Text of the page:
Saturday, May 2, 2015

Has Your Small Press Sales Dumped?

I don't want to offend anyone. And I don't think my opinion is written on gold tablets and from upon high.

I truly believe, after exhausted investigation of my gradual sales slump to nothing, and given the fact that I am a relentless and heavy promoter (for all my books) who belongs to nearly 30 sites and writing groups, it is my opinion that the readership or fan base has switched in a huge way from small press to self-publishing.

The self--pubbed author population is incredibly huge now and growing by leaps and bounds every day. They are close-knit--almost a rebel faction. They loyally support each other. They make many, if not most, book purchases withing their own group: It would not surprise me that the majority of them buy from each other exclusively. I'm a self-published author BTW, and it allowed me to tune in on all discussions at the most exclusive self-publishing sites. And I'm rather proud of my tiny self-publishing company!

Back to bidness...

Just one example of their camaraderie: Look no further than the Kindle Boards to see a massive population of self-published authors who are making fairly decent wages across the board for dozens of non-fiction books--shorts, poetry, novellas and novels. Most of their sales numbers hose the average small press right out of contention because their royalties are so much higher than what a small press could offer.

They have a vested interest in promotion and marketing because everything falls on their shoulders. They are damn good at selling their brands. They discuss various and unique tactics for selling books (ways you've never heard of before) and gathering more readers than any other group of authors I've ever seen.

Is it at all possible that self-publishing has affected commercial publishing? This could be a tie-in factor. Well, the Big Five juggernauts simple try to buy up the most popular self-published authors who have best selling status and miraculous breakouts. They watch Wattpad, Booksie and other display sites for huge page views and followers. Both of these (share your writing) sites are responsible for launching some ginormous best sellers that have gone on to hit the wide screen.

Twilight, The Hunger Games and Fifty Shades really stood out as success stories. Where are the small press movie contracts? What can we boast about? Selling 75 to 150 copies in the lifetime of the book? I do believe all of these movie deals came from self-published authors in some form or another. I could be wrong, and then I could be leaving many others out too.

Small press does not have the financial means to pull in a best-selling self-published author. And many, if not most, self-published authors view small press contracts as a joke. I'm talking about the diehards here. BTW, this faction includes hybrid authors who publish in both venues--they are, for the most part, neutral in their views but very supportive of self-publishing. However, the big money motivates and dominates because the self-published sales figures that I've see don't lie. The line between the best-selling outliers and the medium to heavy sellers is starting to blur.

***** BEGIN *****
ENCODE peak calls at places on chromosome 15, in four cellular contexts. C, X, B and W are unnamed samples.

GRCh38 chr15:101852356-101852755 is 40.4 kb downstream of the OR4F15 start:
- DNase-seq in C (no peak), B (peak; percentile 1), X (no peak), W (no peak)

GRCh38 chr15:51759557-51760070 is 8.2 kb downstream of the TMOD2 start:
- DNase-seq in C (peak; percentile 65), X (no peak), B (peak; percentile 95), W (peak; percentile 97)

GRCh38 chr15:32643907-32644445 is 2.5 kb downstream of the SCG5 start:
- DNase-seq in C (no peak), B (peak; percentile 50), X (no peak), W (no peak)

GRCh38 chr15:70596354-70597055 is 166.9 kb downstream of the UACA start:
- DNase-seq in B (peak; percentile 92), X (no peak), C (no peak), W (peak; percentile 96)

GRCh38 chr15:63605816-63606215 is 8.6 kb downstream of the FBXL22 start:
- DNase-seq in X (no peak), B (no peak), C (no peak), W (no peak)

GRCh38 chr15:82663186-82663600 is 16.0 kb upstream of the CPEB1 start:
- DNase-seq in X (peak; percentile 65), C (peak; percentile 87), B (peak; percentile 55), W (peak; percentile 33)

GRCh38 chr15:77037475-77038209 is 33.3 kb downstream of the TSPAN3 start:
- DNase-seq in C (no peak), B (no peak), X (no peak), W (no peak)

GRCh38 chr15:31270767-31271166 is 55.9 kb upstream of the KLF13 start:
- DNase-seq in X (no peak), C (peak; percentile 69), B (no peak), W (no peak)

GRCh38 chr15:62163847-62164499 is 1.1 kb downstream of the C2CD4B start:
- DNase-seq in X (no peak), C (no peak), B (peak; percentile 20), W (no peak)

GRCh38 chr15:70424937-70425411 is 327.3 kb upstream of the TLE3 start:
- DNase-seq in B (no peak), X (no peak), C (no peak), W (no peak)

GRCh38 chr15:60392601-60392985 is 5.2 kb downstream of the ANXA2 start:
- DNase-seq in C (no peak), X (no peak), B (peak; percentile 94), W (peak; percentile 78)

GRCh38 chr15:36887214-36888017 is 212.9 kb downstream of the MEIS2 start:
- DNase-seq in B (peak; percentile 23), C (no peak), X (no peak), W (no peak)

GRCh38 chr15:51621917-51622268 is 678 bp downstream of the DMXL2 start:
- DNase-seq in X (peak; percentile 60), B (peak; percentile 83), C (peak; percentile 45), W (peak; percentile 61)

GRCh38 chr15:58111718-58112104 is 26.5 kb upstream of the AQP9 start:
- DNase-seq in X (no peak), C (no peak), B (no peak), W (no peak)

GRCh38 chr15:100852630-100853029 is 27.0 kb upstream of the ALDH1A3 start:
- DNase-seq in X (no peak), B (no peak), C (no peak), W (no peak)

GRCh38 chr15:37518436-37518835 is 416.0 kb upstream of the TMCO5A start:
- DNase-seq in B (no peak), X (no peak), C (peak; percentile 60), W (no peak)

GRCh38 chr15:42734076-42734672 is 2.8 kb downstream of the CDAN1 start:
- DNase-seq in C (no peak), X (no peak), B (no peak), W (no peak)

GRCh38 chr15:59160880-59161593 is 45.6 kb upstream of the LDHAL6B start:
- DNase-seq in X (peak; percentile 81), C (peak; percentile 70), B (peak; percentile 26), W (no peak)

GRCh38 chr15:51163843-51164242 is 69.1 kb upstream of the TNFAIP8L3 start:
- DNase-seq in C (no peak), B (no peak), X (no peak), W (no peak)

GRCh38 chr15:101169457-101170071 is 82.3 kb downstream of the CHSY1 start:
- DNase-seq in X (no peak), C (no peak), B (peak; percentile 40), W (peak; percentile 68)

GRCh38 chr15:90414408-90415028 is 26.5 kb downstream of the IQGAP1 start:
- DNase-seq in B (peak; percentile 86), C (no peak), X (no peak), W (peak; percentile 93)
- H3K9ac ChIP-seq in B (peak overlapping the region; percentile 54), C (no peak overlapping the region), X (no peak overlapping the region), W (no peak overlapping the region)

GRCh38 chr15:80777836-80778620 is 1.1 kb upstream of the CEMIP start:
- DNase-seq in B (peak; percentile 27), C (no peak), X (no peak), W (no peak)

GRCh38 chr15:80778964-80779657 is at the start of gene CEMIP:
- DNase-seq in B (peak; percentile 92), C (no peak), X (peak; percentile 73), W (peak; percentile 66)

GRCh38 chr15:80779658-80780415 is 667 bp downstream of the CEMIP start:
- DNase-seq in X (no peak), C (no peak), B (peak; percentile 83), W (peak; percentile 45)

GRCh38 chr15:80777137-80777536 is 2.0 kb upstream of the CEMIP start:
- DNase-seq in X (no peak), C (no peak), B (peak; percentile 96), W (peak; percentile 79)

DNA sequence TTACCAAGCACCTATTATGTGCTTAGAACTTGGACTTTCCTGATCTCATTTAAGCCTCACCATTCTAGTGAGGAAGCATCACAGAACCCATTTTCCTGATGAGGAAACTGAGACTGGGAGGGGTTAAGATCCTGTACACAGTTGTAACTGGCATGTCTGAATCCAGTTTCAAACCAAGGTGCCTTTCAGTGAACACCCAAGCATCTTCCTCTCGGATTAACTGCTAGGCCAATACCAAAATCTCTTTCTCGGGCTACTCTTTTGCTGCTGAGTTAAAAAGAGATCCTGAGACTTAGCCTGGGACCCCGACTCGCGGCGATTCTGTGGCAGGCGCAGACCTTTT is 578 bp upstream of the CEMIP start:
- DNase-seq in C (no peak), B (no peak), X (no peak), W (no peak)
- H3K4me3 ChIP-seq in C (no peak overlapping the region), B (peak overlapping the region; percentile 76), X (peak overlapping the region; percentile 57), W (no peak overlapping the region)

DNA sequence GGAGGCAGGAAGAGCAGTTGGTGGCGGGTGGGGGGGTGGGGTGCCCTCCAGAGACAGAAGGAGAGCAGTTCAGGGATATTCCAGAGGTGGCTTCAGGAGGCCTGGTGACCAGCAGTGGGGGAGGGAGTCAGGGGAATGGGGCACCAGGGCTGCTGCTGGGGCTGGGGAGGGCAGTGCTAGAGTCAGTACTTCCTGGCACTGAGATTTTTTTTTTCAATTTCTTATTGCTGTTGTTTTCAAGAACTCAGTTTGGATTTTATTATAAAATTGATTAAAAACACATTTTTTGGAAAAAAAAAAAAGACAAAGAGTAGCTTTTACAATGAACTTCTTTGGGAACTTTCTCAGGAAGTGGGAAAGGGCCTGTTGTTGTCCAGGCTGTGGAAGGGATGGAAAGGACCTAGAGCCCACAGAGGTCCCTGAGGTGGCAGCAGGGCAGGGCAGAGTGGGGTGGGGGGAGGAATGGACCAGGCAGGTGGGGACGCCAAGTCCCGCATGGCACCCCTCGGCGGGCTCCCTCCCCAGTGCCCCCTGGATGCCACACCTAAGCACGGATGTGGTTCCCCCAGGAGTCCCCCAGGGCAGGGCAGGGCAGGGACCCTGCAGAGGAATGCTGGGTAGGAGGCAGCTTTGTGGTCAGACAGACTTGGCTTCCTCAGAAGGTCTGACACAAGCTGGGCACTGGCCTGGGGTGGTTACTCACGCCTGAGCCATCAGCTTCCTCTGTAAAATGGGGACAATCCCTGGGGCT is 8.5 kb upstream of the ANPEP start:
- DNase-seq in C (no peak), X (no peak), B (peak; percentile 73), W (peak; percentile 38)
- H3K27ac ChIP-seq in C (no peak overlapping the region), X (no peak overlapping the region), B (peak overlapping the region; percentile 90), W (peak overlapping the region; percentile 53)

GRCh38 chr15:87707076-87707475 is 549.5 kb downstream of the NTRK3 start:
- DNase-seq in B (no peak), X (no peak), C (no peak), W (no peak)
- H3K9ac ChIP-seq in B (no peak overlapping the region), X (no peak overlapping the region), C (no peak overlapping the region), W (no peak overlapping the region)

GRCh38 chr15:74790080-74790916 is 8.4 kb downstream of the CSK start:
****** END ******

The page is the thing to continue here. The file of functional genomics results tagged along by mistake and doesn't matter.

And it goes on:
I can't say that I blame them at all. Many of them view commercial publishing as biased and unfair. Many of them have suffered years and years of writing with no recognition/contracts from agents or publishers. Zip. I know that feeling. Been there done that with nearly 4,000 rejections spanning 27 years.

I've heard the term "The "O-niners" bandied about in the self publishing forums. It appears as 09ers as well. In 2009 self publishing really started to make a huge impact on the industry. It started to come on really strong, and those that got in on it at that time are sitting very pretty right now. Really, some astonishing sales numbers! Their worst writers and tepid sellers smoke my book sales. They've also blown away to shreds my grand prize winner. And I've been told by dozens of people that I have one of the most beautiful covers in the industry.

The self-published motto is write one book after another 'til hell won't have it, and when you're done with that, write more books and stories, only faster.

When media or publishing professionals say the industry has changed or is rapidly transitioning, they primarily mean the e-book phenomenon. But right on its tail is the ravenous self-publishing trend and there are not too many commercial publishers willing to admit that they have taken some lumps because of it.

It was less than a year ago when I saw all my books and shorts slump and go to zero. I had been selling 2--3 books or stories a week for a very long time. I've also seen this with other small press authors who wrote fantastic books and wonderful series.

Don't get me wrong, we do have some very successful small presses and independents out there that have dug in their heels and come out shinning. Entangled, Bookatour, Poisen Pen, Story Plant and many more notables. Start up small presses today are nearly obliged to suffer doom if they don't have pro experience and don't know what they're doing.

Anyway, there might be a number of other factions that have slowed comercial sales in the past few years. And combined with self-publishing and its popularity, it could account for this slump that I see. If someone were to tell me that this was a flash-in-the-pan or a temporary trend, I would ask them where the upswing was.